Friday, April 26, 2013

Hang Handpan


Friday, April 19, 2013

Energize Your Whole Life

Hahaha. It's funny in that ironic sorta way. Change is gonna come.

"When there is a huge solar spill we just call it a nice day."

Time to wake up and smell the crude, baby. The crude way that our leaders don't listen, our people don't speak, and our collective dissonance reigns supreme.

Here is how you can speak up. Whether I think it will change anything or not is still to be determined...but it beats sitting on our asses.

"This whole damn place seems to have lost control, so I raise my voice before I lose my soul!" - Michael Franti

Here is a great link to some comics about the Keystone XL Pipeline.

Sunday, April 14, 2013

Cultura Vieja

Well, my time is about up in Mexico. Back to the cold (um, that depends on what day) spring of West Virginia. I can't wait! While I have totally enjoyed my time here, I am anxious and ready to return to mi casa.

Hace mucho calor en Jualcomulco. That means that is is freakin' hotter than hell here. More cold coconuts, more trips to the river, and plenty of water (or jugo y caguamas for Adam...haha).

We bought a bunch of coffee in Coatepec, which is kin of coffee around here, and I hope that they will let me bring it back. This coffee is some of the best I have had in a long time...I still rank the Hypno Mexican Chiapas as my favorite...that's just me.

Pico de gallita Morgan.

El Rio Pescados, a great place to swim, to cover yourself in clay, and to fish for camarones del rio, or shrimp. The supermercado has got NOTHING on these local shrimp. Some of them are the size of small lobsters. Yum yum, for sure!

El vecino de Robbie, the neighbor, Morgan and his son, putting it in four wheel drive.

¡Pinche hippie guero!
Mogley has been practicing his free-spirited music every day. Tour dates have no been announced, but you can keep track of him here.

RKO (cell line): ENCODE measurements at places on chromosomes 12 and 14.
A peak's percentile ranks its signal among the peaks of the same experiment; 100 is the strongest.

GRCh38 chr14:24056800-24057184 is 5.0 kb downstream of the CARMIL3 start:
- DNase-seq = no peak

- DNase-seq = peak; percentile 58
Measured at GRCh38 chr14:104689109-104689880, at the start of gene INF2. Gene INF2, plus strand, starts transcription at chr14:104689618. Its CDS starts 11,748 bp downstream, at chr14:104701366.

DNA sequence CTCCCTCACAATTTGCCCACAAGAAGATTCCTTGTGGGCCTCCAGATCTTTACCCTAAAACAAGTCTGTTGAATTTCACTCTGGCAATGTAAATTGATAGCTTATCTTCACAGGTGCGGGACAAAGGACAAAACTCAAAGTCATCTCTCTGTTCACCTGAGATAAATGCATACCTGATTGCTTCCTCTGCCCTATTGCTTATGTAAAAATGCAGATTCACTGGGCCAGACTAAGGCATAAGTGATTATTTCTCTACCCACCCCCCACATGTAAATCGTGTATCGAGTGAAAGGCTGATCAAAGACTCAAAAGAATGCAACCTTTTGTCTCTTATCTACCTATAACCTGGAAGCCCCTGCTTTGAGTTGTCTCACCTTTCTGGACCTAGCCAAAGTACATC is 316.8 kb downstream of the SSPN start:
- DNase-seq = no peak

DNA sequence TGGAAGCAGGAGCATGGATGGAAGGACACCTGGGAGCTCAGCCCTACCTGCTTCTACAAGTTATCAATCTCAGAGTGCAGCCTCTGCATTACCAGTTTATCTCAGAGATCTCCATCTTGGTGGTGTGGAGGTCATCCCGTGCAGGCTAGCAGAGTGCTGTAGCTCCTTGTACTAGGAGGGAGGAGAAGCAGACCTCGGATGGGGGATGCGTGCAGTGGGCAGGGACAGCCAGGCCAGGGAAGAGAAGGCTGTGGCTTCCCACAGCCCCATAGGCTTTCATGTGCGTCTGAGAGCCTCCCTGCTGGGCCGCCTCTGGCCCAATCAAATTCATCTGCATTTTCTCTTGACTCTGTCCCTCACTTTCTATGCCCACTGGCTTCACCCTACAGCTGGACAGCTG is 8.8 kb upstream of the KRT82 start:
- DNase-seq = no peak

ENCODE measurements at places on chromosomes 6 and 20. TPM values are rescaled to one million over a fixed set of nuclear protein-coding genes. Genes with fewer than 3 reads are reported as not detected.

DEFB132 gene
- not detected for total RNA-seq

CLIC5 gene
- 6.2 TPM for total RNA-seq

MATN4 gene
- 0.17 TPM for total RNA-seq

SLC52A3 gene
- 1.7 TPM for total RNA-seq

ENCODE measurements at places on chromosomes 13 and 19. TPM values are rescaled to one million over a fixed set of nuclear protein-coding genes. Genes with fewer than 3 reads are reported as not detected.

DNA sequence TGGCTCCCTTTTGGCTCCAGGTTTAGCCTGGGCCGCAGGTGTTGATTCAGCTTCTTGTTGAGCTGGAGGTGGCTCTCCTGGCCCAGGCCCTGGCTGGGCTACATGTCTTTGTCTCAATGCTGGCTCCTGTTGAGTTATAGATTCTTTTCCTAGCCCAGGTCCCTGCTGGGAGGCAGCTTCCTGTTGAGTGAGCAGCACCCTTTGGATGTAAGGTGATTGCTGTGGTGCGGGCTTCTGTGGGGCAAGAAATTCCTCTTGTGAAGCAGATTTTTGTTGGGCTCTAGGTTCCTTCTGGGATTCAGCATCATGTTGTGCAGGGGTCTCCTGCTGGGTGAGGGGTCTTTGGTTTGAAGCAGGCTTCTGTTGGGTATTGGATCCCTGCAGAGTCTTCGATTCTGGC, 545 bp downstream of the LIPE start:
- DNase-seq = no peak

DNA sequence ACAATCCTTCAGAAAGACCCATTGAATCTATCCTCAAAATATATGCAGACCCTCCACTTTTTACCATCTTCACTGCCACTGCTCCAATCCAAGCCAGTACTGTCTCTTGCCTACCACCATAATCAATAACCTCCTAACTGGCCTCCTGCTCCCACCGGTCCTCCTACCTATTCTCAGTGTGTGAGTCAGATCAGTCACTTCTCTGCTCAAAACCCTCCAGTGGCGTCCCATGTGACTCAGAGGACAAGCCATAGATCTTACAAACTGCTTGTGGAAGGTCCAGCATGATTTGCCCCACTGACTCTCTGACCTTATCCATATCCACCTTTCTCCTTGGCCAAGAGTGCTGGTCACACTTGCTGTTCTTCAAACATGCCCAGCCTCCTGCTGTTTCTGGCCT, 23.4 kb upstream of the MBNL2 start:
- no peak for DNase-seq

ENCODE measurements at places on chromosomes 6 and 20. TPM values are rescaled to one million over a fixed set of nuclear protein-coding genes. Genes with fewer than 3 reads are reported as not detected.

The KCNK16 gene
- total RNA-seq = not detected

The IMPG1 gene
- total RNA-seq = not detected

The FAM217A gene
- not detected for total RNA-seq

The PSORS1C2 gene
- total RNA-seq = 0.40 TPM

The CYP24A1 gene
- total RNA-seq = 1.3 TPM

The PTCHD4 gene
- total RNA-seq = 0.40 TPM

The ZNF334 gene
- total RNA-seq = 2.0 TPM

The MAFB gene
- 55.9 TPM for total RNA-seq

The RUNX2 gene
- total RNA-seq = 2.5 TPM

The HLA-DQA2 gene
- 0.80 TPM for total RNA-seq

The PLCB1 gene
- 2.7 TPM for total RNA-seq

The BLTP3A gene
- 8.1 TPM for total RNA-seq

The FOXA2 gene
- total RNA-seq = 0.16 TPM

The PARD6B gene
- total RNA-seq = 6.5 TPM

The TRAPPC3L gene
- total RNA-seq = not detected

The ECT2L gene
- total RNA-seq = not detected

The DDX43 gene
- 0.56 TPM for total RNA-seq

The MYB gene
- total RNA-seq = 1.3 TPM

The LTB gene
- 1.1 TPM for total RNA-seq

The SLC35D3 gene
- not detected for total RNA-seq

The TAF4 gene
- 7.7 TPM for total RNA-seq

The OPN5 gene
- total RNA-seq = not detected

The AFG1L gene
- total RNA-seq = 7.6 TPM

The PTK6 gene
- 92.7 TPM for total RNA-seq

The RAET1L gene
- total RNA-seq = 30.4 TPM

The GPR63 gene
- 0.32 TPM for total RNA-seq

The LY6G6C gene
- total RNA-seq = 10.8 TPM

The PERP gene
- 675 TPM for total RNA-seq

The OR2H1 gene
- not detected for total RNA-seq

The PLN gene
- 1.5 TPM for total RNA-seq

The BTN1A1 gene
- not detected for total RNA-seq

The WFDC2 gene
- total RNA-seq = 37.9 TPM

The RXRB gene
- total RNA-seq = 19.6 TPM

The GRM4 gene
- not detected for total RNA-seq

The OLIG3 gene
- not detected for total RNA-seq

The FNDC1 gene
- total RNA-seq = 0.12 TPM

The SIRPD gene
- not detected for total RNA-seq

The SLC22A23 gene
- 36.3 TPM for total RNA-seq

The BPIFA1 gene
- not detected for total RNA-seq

Yo fui al museo de antropologia en Xalapa en Sabado. ¡Super chingon!
I went to the Anthropology Museum in Xalapa on Saturday. Super awesome!
It is loaded with Olmec artifacts and history. Wow!
Este cabeza colosal esta muy grande.
This collosal head is very big.

They look bored. Probably because they've been swinging for thousands of years...

 Seems Asian, eh? Or perhaps its the alien influence? Yo no se.

 All due respect.

  The pictures don't do it justice. These heads are HUGE!
And according to the history, the stones were moved vast distances before being carved. A lot of their cultural artifacts were destroyed. ¡Que lastima!

Anybody recognize this fellow? ¡Diez puntos para ti, si tu conoces!

 They had a nice display of these stamps. The ones below are even more complex as they roll. ¡Que chido!

 Cayota, the sweetest mama dog around. I think that the dogs like Robert's cool tile floor on the often blazing hot days.

 Each day I see Roberto's garden and get psyched for digging in the dirt back at home. Except I won't be growing any pineapples...

OK lovely readers, tune in later for a grand change in scenery. Voy a regresar a Los Estados Unidos muy pronto. ¡Nos vemos!

Tuesday, April 9, 2013

¡Que onda!

 Estoria and I talked a lot about the mezcla of cultures that make up Easter. Pagan fertility spring time yeeha crossed with Jesucristo being raised. She had fun, to say the least.

 I left this winter wonderland, a late wonderland at that, to the sunny climes of Veracruz, Mexico.

 A view of Jualcomulco from the climbing cliffs. Tranquilo.